The Ripe Time for Mango Moods by Mamta Joshi SignUp
Boloji.com

Channels

In Focus

 
Analysis
Cartoons
Education
Environment
Opinion
Photo Essays
 
 

Columns

 
A Bystander's Diary
Business
Random Thoughts
 
 

Our Heritage

 
Architecture
Astrology
Ayurveda
Buddhism
Cinema
Culture
Festivals
Hinduism
History
People
Places
Sikhism
Spirituality
 
 

Society & Lifestyle

 
Health
Parenting
Perspective
Recipes
Society
Teens
Women
 
 

Creative Writings

 
Book Reviews
Computing
Ghalib's Corner
Humor
Individuality
Literary Shelf
Love Letters
Memoirs
Quotes
Stories
Travelogues
Workshop
 
 
Random Thoughts Share This Page
The Ripe Time for Mango Moods
by Mamta Joshi Bookmark and Share

In the backyard of our house, two ancient mango trees are covered with tiny mango fruits. We are already tense about what is in store for us in the coming few months if the mango crop is bumper. Tiny little girls, with sweet sour dreams in their eyes, will beg for a few mangoes; the tangier, the better. The rough boys will throw stones, gather the booty and scurry before we can catch them; the parrots will screech happily all summer, like connoisseurs, pecking at the very best of the lot. Sigh! The mangoes are definitely greener and make life less complicated on the other side of the fence.

Gone are the days when I could have given my most precious possession in exchange for a few raw mangoes, sliced and sprinkled with salt and chill flakes. Oh, to savour their tangy taste while turning the pages of a novel. With sensitive teeth, a shudder goes down my jawline when I spot someone crunching blissfully on the raw fruit.

I am transported back in time when summer holidays and mango season were juxtaposed. Summer vacation meant having relatives staying for long, without the host or guest worrying about return tickets. Throughout the long summer days the gaggle of children of assorted age groups would run riot, men discussed politics while women engaged themselves in supervising meals, altering clothes and stitching, match making or planning future weddings.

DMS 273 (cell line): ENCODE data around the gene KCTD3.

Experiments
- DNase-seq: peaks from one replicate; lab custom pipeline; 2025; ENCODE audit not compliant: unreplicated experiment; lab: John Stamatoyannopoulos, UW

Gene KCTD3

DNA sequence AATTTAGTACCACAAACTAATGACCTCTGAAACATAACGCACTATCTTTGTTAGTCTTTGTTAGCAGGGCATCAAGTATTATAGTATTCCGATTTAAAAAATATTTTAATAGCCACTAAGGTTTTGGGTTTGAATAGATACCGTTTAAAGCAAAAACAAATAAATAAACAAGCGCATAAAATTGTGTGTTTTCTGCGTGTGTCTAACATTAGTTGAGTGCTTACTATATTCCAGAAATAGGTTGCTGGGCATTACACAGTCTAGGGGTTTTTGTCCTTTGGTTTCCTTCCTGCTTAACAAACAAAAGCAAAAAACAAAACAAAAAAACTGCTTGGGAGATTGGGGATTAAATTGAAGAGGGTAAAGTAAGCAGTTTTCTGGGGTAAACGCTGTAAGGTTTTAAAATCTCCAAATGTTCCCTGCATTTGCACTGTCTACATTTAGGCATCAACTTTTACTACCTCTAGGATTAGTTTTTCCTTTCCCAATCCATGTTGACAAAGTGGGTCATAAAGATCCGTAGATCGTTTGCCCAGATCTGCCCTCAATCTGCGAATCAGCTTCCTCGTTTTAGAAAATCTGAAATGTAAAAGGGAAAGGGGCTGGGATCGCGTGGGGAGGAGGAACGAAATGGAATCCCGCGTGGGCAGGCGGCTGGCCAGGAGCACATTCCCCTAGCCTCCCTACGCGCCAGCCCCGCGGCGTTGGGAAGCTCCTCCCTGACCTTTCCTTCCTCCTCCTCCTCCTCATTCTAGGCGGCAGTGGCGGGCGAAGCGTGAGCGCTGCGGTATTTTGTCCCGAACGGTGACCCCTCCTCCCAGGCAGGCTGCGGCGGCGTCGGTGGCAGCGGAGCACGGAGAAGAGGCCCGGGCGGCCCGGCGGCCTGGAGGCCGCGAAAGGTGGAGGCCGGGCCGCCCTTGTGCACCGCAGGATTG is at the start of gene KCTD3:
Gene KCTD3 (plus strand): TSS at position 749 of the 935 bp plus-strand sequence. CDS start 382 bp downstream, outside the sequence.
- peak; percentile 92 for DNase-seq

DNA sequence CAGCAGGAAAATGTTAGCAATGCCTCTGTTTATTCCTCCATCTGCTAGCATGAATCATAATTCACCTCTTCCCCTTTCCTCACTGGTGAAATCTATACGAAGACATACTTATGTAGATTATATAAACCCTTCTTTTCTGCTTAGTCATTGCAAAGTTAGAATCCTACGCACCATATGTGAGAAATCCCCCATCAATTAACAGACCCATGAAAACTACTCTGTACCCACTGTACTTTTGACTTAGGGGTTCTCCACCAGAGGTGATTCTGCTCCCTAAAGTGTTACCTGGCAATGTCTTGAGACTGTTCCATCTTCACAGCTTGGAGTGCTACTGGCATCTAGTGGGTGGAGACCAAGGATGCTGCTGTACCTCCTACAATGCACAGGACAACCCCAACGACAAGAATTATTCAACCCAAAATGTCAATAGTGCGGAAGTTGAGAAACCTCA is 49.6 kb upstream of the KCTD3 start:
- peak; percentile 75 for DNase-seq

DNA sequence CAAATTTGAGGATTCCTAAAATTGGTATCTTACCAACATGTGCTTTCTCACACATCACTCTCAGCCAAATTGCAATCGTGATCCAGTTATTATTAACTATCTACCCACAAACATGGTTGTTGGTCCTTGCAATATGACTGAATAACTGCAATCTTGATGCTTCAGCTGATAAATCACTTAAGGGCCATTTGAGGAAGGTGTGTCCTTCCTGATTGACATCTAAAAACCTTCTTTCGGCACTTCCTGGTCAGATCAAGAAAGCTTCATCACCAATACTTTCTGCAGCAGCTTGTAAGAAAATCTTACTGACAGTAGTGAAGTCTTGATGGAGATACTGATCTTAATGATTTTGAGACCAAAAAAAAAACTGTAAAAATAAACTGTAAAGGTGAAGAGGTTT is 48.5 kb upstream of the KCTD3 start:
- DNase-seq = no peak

While reading about the king of fruits, I found that Mango is a verb, meaning 'to pickle'. The name is derived from Manga, in Malayalam. Centuries past, mangoes had to be pickled because of sweltering heat of the tropics and short shelf life, mostly due to lack of refrigeration.

Our childhood too was devoid of the luxury of a fridge. The ripe mangoes were soaked in buckets overnight to let out their heat. If we had too many of them, we would either keep rushing to the toilet or were covered with painful blisters.

Raw mangoes were mostly pickled after the first summer shower. After preparing and feeding an entire platoon, my mother emerged with a retinue of volunteers in the corner of a huge courtyard where they would toil throughout the long muggy afternoon.

The large pile of mangoes would be graded, sorted, sliced evenly with a cutter (usually borrowed) mixed with the fragrant spices and filled into huge stone jars. The rich yellowish - green mix would then be submerged in golden mustard oil. These vats, many in number, would be kept in the sun for long, testing our patience. What resulted was not just pickle but a work of art!

The copious supply of pickle transformed our insipid breakfast, lunch and dinner into gourmet meal, all the year round. As the relatives left, they also carried with them a jar or two. The pickle thus served to cement relationships, connecting one generation of cousins to the next, without making any financial investments. It was dinned into us that whatever is cheaper need not be inferior and vice-versa.

The tiny ready-made pickle bottles that are displayed on my kitchen shelf today are a sad reminder of our shrinking investments in reciprocity, thoughtfulness and togetherness.

The mango season brings different flavours but the one that I relished in the past,with its lack of adulteration and artifice,is the one that clings on, refusing to leave.

Share This:
03-Apr-2016
More by :  Mamta Joshi
 
Views: 484      Comments: 2

Comments on this Article

Comment I remember in my school days, there were half a dozen mango trees in school compound. We used to catch the mangoes when they were not ripe by throwing stones on mango tree. they were taken home to make pickle. Ripe mangoes were purchased by chhakara to count. Ripe mangoes were sucked or used to make juice and apadam (to be used in other seasons) with variyali . but i liked to suck them. Even
purchased canned mango juice and use with chapati , and some time with rice
Sucking them is better way to use them. It is usually in Summer Season. Some time we go to river and sit there on it kinara-boulder and suck the mango. I believe mango is king of fruits

pranlal sheth
04/06/2016 17:38 PM

Comment Another masterpiece from you dear Mamta... What a beautiful narration.

gita.pant
04/05/2016 12:25 PM




Name *
Email ID
 (will not be published)
Comment *
Characters
Verification Code*
Can't read? Reload
Please fill the above code for verification.
 
Top | Random Thoughts



 
 
 
 
 
 
 
2018 All Rights Reserved
 
No part of this Internet site may be reproduced without prior written permission of the copyright holder
.